Air Force Football In Hot Water After Sharing Post Of Their New Japanese-Bombing-Themed Uniforms

Air Force
Air Force

What did people get upset about before the age of social media?

I would imagine people were just walking up and down the streets of their neighborhood screaming at their neighbors, or maybe even yelling right into their morning paper, before they had the ability to be outraged at something new everyday online.

Currently, people are upset about Air Force Football’s newest uniform reveal, which draws inspiration from a pivotal moment in World War II. The football team took to their social media to announce that they would be sporting special threads that honor the Doolittle Raid in their game against their rival Navy.

If you are in need of a little history refresher, the Doolittle Raid (also known as the Tokyo Raid) took place on April 18th, 1942. United States forces sent 16 B-25 bombers deep into Japan and pulled off an air strike on Tokyo, Japan’s capital.

The raid was a direct retaliation to Japan’s surprise attack on Pearl Harbor in December of 1941, which killed over 2,400 Americans. Though the Doolittle Raid didn’t do as much damage as originally intended, it was an incredible moral boost for the U.S. and its forces, and had a significant psychological impact on the Japanese.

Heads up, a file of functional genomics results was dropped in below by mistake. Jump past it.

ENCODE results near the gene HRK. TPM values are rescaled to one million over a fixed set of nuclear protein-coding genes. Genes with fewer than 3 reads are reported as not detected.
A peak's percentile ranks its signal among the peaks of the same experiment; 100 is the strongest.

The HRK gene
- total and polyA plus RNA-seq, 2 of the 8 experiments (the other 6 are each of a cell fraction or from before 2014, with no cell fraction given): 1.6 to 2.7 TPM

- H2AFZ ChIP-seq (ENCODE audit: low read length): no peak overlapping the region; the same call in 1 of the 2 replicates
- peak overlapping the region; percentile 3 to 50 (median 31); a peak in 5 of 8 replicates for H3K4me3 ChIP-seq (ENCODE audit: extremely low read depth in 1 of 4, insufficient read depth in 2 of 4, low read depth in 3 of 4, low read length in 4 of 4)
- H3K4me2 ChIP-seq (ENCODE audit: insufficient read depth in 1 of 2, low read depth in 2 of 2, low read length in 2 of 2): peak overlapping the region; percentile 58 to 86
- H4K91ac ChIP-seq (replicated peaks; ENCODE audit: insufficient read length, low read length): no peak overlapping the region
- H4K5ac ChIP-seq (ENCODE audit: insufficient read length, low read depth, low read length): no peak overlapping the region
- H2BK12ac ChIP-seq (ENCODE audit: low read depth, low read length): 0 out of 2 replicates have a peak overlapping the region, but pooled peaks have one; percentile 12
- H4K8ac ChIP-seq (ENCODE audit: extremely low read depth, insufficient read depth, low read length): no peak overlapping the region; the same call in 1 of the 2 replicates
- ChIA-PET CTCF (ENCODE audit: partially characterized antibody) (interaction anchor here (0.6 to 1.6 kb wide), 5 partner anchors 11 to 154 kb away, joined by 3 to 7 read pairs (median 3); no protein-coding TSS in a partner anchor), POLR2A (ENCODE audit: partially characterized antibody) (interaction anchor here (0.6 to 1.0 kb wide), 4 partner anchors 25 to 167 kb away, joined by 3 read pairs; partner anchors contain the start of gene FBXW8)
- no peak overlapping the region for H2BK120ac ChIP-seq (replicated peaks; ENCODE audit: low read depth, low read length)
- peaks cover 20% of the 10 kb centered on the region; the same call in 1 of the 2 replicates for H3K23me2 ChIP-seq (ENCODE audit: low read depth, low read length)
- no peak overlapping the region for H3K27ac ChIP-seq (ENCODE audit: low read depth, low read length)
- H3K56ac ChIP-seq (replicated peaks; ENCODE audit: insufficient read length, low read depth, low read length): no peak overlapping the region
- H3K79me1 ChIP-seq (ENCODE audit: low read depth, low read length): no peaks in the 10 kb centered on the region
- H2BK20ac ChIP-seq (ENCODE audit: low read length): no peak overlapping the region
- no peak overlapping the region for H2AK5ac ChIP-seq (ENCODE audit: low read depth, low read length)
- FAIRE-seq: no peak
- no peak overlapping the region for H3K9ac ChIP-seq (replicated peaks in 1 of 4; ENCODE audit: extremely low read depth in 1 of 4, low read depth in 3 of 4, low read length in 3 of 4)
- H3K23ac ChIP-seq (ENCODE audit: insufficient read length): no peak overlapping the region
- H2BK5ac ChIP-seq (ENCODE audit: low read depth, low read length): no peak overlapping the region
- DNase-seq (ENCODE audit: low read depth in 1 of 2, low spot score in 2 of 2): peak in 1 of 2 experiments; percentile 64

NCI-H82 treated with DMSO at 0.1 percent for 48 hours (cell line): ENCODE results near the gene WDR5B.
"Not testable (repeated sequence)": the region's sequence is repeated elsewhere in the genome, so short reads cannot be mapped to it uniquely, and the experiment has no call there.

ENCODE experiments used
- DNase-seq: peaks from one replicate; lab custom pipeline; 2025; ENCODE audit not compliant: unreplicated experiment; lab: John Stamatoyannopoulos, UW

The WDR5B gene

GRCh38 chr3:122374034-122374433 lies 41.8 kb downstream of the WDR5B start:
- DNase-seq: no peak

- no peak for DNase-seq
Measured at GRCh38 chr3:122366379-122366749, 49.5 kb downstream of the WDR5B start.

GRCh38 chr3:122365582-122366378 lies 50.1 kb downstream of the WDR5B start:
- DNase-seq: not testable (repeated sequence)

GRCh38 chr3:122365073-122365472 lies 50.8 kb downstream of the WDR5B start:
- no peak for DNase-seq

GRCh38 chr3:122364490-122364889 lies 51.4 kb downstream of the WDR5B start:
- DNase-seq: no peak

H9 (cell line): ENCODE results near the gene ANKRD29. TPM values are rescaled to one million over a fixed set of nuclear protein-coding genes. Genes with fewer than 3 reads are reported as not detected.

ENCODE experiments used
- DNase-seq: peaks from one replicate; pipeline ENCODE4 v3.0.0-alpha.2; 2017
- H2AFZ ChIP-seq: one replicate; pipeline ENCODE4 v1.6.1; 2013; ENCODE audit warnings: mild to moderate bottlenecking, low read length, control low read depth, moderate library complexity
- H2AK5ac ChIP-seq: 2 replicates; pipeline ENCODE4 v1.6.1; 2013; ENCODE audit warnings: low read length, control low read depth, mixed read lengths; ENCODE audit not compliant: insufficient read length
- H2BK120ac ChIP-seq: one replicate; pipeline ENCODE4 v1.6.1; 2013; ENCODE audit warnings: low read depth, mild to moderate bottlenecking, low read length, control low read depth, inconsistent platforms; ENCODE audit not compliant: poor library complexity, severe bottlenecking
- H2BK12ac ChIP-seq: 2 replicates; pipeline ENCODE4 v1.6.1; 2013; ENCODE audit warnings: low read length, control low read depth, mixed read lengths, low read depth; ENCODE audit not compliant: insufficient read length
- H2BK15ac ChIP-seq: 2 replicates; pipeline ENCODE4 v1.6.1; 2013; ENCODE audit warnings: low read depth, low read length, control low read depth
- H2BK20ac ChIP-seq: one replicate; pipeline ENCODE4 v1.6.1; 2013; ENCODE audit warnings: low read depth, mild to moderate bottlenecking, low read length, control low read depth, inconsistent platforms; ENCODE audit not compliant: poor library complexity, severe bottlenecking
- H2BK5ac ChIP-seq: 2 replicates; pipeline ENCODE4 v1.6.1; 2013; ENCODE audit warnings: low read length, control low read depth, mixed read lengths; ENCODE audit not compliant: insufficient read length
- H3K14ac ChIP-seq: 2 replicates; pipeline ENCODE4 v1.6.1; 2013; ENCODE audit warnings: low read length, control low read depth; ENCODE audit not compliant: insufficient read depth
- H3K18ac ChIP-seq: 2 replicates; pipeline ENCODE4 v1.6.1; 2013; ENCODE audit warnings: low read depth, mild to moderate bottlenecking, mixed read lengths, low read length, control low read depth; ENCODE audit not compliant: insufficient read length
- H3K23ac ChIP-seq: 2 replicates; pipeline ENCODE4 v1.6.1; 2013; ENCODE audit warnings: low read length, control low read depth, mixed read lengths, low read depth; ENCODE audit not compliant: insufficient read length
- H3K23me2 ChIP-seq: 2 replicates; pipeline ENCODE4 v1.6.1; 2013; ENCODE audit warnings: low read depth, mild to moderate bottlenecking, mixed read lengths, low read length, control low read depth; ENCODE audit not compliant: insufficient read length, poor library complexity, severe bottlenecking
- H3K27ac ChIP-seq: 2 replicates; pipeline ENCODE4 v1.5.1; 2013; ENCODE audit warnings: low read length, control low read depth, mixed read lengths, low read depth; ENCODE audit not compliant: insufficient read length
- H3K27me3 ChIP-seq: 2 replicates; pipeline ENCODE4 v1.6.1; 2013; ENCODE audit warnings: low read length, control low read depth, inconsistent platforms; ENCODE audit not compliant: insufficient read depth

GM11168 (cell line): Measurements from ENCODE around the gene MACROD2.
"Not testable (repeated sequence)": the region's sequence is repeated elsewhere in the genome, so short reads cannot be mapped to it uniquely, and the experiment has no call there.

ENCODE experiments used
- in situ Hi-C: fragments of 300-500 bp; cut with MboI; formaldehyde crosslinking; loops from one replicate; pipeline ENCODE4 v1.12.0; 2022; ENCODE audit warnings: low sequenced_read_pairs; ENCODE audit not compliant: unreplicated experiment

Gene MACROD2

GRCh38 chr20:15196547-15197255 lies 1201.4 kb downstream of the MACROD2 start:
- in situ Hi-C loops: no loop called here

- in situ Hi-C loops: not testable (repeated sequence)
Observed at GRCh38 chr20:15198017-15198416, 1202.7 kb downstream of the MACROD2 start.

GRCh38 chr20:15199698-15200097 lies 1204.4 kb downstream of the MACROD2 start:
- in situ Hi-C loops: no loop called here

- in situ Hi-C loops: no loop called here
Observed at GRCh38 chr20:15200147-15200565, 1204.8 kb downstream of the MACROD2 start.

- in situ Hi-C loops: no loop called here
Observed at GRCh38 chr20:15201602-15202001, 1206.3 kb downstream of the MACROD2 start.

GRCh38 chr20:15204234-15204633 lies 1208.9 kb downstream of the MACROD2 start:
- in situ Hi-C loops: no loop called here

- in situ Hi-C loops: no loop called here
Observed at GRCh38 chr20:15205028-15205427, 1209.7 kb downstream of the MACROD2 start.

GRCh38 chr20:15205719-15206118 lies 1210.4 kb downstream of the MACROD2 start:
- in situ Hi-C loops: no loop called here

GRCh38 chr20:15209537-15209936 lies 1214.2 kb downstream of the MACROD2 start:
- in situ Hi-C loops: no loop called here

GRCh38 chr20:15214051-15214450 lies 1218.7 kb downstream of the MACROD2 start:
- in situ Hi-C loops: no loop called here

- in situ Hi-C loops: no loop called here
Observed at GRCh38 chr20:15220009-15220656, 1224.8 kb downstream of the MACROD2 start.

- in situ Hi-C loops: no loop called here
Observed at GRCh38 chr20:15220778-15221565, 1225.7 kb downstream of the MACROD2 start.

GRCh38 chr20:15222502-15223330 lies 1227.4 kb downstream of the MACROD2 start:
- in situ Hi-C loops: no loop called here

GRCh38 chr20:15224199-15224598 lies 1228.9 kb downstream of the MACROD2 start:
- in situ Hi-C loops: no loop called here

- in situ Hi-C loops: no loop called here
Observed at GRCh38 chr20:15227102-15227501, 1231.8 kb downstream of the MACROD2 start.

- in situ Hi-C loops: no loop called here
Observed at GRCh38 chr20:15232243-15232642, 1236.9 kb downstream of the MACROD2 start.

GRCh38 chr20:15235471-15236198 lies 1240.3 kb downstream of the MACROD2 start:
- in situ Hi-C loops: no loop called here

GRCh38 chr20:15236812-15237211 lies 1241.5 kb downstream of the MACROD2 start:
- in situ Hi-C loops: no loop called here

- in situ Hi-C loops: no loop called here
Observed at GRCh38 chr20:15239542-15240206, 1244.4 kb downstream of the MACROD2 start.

It is definitely viewed as a heroic moment in the history of America, but people aren’t too happy about how Air Force “honored” the event with their uniform promo.

The football squad posted the picture of the uniform with the caption “an ambush,” and included a quote from General James Doolittle in the graphic:

“The Japanese we’re apparently entirely unprepared for our arrival.”

Take a look:

It makes sense that the Air Force would want to honor one of their past achievements, but the uniform announcement hasn’t landed (no Air Force pun intended) as well as they would have hoped.

X users (formerly Twitter users) went to the replies of the service academy’s post and left their mixed reactions below:

A beer bottle on a dock



A beer bottle on a dock